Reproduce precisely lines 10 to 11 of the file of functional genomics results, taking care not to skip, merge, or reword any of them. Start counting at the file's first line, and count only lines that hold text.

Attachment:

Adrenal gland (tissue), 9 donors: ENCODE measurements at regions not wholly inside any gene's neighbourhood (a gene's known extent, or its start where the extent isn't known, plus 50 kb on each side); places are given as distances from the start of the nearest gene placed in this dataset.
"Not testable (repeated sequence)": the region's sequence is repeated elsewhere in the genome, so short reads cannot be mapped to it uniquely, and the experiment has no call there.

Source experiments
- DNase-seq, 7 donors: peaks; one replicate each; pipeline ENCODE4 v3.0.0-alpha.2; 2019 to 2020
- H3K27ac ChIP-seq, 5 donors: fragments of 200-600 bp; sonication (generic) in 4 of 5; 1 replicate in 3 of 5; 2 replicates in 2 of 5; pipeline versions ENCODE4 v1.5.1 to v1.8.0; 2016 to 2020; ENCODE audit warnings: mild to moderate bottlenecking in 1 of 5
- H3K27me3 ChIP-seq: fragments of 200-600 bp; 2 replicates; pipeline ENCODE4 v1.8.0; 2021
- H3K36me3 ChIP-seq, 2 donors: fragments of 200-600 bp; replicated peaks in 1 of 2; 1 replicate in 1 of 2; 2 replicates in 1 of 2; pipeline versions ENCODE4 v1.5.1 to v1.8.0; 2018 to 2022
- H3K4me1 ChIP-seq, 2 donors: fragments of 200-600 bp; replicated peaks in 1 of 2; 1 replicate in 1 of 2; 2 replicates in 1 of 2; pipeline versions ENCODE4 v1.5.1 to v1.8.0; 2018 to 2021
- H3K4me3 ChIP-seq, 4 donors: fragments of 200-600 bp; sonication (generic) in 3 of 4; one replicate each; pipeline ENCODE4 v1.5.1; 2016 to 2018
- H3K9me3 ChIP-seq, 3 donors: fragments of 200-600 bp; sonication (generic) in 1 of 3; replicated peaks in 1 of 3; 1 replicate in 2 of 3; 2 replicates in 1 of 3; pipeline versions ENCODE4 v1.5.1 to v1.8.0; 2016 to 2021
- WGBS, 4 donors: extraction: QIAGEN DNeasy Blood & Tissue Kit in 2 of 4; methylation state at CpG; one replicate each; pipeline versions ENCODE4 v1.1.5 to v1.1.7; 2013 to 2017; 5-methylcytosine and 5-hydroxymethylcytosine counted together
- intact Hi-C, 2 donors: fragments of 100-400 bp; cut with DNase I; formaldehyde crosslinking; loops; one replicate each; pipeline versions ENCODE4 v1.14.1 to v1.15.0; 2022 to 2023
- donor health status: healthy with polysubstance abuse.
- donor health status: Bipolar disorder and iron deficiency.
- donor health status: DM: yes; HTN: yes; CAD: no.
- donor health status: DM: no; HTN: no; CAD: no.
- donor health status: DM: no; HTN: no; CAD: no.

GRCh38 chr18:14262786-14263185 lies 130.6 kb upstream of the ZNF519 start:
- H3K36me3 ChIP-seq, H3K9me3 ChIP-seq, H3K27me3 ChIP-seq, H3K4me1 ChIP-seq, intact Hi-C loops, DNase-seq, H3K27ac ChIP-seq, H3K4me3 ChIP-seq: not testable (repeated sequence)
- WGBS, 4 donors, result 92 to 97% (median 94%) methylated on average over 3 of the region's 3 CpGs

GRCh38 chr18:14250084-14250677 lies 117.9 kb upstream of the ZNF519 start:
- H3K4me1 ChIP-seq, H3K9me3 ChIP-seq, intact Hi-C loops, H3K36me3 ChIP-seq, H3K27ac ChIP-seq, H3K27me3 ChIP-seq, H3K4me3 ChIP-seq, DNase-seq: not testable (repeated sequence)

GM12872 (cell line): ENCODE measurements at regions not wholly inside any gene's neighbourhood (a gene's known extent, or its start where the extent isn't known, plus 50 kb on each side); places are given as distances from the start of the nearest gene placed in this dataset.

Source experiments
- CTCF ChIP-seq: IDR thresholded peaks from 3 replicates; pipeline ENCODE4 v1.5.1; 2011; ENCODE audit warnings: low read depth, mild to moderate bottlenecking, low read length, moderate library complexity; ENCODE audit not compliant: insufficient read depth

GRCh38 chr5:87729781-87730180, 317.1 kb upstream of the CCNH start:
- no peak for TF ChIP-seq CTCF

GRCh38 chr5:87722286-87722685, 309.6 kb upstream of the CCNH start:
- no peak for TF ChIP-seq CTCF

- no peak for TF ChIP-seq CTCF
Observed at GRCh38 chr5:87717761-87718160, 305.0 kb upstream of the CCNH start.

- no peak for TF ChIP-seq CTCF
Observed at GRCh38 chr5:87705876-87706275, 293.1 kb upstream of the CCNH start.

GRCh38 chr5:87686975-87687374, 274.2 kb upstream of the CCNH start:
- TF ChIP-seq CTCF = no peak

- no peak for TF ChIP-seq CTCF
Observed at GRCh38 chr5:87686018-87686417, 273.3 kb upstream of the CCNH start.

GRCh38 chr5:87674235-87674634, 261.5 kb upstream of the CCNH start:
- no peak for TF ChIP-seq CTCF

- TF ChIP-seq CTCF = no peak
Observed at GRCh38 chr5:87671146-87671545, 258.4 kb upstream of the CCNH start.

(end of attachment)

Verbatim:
- H3K9me3 ChIP-seq, 3 donors: fragments of 200-600 bp; sonication (generic) in 1 of 3; replicated peaks in 1 of 3; 1 replicate in 2 of 3; 2 replicates in 1 of 3; pipeline versions ENCODE4 v1.5.1 to v1.8.0; 2016 to 2021
- WGBS, 4 donors: extraction: QIAGEN DNeasy Blood & Tissue Kit in 2 of 4; methylation state at CpG; one replicate each; pipeline versions ENCODE4 v1.1.5 to v1.1.7; 2013 to 2017; 5-methylcytosine and 5-hydroxymethylcytosine counted together